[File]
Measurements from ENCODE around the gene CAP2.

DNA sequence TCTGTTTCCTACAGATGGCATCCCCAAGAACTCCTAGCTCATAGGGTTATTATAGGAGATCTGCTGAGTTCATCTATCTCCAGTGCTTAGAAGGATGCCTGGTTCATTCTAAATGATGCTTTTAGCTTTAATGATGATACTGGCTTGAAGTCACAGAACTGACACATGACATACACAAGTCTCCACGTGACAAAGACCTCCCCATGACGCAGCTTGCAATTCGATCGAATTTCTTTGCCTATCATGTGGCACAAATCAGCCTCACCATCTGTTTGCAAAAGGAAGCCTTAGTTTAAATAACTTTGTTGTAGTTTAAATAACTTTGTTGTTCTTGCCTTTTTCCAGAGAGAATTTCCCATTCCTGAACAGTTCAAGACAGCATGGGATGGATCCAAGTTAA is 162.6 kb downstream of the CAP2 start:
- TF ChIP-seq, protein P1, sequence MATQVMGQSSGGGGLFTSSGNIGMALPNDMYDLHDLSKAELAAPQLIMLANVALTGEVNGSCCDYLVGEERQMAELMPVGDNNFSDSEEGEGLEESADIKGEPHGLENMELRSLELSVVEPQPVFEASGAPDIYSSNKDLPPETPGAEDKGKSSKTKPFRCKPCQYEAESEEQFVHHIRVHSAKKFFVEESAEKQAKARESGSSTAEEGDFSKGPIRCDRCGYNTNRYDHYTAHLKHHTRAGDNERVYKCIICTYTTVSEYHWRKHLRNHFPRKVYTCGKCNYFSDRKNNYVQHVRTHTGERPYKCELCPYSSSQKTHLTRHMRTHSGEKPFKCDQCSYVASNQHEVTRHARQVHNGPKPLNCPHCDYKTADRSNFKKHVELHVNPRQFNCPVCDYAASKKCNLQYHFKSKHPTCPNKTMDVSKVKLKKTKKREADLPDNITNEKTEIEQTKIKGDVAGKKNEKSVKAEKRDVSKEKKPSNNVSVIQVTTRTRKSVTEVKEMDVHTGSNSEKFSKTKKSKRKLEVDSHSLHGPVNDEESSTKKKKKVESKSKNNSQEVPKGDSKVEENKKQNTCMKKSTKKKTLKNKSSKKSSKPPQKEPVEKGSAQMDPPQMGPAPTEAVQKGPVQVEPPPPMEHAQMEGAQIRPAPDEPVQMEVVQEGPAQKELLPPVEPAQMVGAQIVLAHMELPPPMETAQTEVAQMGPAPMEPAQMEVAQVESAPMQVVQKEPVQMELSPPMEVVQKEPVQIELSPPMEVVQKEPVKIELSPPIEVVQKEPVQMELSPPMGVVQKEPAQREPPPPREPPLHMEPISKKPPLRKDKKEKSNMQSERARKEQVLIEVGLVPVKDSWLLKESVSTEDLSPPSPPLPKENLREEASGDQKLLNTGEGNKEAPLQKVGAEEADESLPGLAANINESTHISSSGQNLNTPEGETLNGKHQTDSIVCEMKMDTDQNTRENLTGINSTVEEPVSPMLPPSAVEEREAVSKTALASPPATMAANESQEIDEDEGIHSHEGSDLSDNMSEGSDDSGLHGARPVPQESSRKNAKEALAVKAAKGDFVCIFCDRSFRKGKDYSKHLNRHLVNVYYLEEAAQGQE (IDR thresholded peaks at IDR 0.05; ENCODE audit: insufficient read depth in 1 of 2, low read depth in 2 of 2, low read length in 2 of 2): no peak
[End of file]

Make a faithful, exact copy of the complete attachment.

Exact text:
Measurements from ENCODE around the gene CAP2.

DNA sequence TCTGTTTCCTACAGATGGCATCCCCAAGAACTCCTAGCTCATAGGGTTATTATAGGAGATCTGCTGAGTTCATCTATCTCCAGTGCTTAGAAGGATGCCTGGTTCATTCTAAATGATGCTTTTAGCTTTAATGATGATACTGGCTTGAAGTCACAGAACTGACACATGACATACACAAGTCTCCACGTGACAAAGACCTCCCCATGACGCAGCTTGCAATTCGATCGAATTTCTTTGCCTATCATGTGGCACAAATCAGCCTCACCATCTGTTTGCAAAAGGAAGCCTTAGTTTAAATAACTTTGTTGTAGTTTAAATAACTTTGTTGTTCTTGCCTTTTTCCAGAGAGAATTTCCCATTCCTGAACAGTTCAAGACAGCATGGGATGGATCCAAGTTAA is 162.6 kb downstream of the CAP2 start:
- TF ChIP-seq, protein P1, sequence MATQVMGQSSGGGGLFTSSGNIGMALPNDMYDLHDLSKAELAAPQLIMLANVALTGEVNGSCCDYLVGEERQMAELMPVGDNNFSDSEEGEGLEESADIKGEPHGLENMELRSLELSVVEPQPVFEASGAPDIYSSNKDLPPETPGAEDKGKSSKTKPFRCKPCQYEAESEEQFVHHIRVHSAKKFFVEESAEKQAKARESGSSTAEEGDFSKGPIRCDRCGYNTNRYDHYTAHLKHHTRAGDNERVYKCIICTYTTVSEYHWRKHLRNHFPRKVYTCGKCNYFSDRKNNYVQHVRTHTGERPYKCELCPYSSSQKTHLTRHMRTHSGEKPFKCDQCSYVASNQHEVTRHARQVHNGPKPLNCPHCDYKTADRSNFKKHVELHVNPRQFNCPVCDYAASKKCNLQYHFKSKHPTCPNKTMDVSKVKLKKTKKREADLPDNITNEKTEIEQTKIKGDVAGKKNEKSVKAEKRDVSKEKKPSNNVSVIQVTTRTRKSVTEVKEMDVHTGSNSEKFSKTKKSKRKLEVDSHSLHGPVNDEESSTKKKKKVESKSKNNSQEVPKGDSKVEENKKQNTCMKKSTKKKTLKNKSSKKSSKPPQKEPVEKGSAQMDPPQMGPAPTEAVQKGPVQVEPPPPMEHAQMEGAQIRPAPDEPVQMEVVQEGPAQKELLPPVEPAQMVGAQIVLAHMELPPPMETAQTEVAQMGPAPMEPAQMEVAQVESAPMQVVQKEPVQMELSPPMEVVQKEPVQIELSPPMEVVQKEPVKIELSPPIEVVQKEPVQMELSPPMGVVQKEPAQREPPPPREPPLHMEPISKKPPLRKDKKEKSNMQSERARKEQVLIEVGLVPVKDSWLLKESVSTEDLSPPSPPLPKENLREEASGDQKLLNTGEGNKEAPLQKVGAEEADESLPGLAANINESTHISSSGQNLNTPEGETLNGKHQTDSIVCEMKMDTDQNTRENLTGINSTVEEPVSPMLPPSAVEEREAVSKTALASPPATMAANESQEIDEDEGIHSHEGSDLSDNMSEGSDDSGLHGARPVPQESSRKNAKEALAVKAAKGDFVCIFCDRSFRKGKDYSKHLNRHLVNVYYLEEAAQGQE (IDR thresholded peaks at IDR 0.05; ENCODE audit: insufficient read depth in 1 of 2, low read depth in 2 of 2, low read length in 2 of 2): no peak